Thanks to its natural resources Canada is a very wealthy country, but the vastly inequitable distribution of that wealth tends to obscure the fact that we all, even the child that (again) goes hungry today, own a piece of it. And neither government nor a corporate media encourage an awareness of that fact.
The major political parties keep stressing the importance of the economy but none seem very eager to point out that, yes, the banks and corporations see ever increasing profits while the real income of the working population is either stagnant or in decline.
Even the NDP seems to be carefully pussyfooting around, seemingly more interested in gaining the votes of the ‘I’m OK Jack’ segment of a population that is quite content and comfortable with the status quo but totally indifferent to the plight of the less fortunate.
The use of terms like ‘work- shy’ and ‘layabouts’ by right wing pundits can not disguise the grim reality that the days of near full employment are gone and not likely to ever return.
It is only fair that hard work and ability are properly rewarded, but is it fair when those that lose their job, often through no fault of their own, (manufacturing moving offshore) have to live a life of misery once their meagre EI runs out ?
Badly needed is a credible opposition party with enough clout to pressure those in power to govern with some heart rather than minds entirely focused on their own financial future.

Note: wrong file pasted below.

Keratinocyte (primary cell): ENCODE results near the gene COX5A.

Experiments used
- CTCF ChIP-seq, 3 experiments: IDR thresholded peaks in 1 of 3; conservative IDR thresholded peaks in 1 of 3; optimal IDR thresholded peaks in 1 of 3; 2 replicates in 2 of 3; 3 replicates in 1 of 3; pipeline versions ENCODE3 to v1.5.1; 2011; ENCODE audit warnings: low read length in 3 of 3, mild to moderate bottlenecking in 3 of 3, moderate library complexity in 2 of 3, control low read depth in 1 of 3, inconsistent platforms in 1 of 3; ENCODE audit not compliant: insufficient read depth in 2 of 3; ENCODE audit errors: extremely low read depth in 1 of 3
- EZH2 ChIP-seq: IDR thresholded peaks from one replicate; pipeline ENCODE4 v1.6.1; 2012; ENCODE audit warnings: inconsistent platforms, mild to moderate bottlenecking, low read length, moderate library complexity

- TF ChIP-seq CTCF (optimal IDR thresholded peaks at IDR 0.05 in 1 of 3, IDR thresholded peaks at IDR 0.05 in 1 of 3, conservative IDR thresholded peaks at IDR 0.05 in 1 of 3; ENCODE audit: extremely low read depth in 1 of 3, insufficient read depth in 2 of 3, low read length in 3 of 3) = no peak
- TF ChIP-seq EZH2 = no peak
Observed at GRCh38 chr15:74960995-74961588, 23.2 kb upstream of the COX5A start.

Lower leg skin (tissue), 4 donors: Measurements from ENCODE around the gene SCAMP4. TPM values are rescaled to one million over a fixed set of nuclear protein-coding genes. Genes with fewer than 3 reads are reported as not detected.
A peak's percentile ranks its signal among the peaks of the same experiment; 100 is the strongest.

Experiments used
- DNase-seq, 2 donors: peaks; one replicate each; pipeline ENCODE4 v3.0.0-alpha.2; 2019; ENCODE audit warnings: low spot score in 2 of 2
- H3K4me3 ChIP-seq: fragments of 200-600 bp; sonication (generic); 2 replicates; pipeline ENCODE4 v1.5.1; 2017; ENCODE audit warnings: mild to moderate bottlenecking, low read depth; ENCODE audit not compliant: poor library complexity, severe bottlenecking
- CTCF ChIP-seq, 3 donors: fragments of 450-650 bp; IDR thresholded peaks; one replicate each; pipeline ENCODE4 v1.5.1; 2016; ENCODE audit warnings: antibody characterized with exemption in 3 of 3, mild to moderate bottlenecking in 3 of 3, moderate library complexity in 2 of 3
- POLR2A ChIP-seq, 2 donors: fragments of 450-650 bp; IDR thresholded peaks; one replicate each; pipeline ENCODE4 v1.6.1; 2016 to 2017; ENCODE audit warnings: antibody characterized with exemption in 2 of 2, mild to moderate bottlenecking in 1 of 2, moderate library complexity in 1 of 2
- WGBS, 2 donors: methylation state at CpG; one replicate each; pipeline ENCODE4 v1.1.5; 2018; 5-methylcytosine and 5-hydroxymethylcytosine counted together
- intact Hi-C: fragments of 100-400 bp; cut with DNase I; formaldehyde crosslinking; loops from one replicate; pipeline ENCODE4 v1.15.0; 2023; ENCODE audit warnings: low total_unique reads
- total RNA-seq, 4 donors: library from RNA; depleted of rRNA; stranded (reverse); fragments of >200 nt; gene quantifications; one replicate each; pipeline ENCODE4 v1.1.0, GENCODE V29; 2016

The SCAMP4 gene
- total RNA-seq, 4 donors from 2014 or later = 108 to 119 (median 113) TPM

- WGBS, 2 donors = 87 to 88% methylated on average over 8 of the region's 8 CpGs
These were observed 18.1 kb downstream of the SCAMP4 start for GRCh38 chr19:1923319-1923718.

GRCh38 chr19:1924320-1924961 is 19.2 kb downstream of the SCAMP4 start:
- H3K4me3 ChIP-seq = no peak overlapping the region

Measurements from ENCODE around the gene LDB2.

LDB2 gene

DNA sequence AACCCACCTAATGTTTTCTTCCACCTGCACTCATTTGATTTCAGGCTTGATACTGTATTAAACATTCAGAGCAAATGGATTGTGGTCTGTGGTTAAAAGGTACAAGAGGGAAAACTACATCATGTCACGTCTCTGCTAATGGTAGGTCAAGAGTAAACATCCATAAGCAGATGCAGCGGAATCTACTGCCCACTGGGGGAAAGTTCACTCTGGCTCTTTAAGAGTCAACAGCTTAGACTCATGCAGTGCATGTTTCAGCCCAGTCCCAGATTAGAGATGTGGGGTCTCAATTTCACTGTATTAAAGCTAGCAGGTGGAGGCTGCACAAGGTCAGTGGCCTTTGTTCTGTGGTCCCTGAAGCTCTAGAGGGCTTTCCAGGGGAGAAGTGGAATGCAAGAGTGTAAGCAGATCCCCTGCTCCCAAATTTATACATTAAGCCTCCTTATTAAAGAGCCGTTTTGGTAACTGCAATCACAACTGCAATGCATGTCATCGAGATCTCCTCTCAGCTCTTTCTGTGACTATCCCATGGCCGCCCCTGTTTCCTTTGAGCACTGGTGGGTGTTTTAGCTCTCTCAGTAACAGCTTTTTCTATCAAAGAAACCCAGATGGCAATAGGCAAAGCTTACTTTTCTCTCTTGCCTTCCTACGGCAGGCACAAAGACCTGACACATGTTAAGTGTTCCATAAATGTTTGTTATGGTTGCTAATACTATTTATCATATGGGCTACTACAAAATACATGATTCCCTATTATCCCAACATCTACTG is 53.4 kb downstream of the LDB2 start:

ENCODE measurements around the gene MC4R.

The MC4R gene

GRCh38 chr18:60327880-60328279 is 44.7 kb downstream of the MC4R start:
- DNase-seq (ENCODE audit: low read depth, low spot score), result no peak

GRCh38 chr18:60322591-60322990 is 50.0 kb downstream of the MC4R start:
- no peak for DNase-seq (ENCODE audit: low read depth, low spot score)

And it remains to be seen whether the federal NDP is prepared to take on that role, or if it just aims to become a sort of surrogate Liberal party.
A prevailing aversion to even the word socialism stops many to look elsewhere and compare.
To recognize that many, mainly Scandinavian and West European countries, even when not blessed with similar natural resources such as Canada, but all without exception, with a strong socialist political presence, are able to maintain a more humane social safety net.
Thus for many the choice is to remain willfully blind, for others more religiously inclined, to dwell – or should that read hide? – in what the late Pierre Berton termed “The Comfortable Pew.”
No matter what, it still leaves us with the rather awkward question of complicity: If we keep voting for politicians or political parties that have no hesitation in spending literally multi – billions on weapons of war while children go hungry, are we as voters blameless?
It’s just a thought.
Peter van IerselFruitvale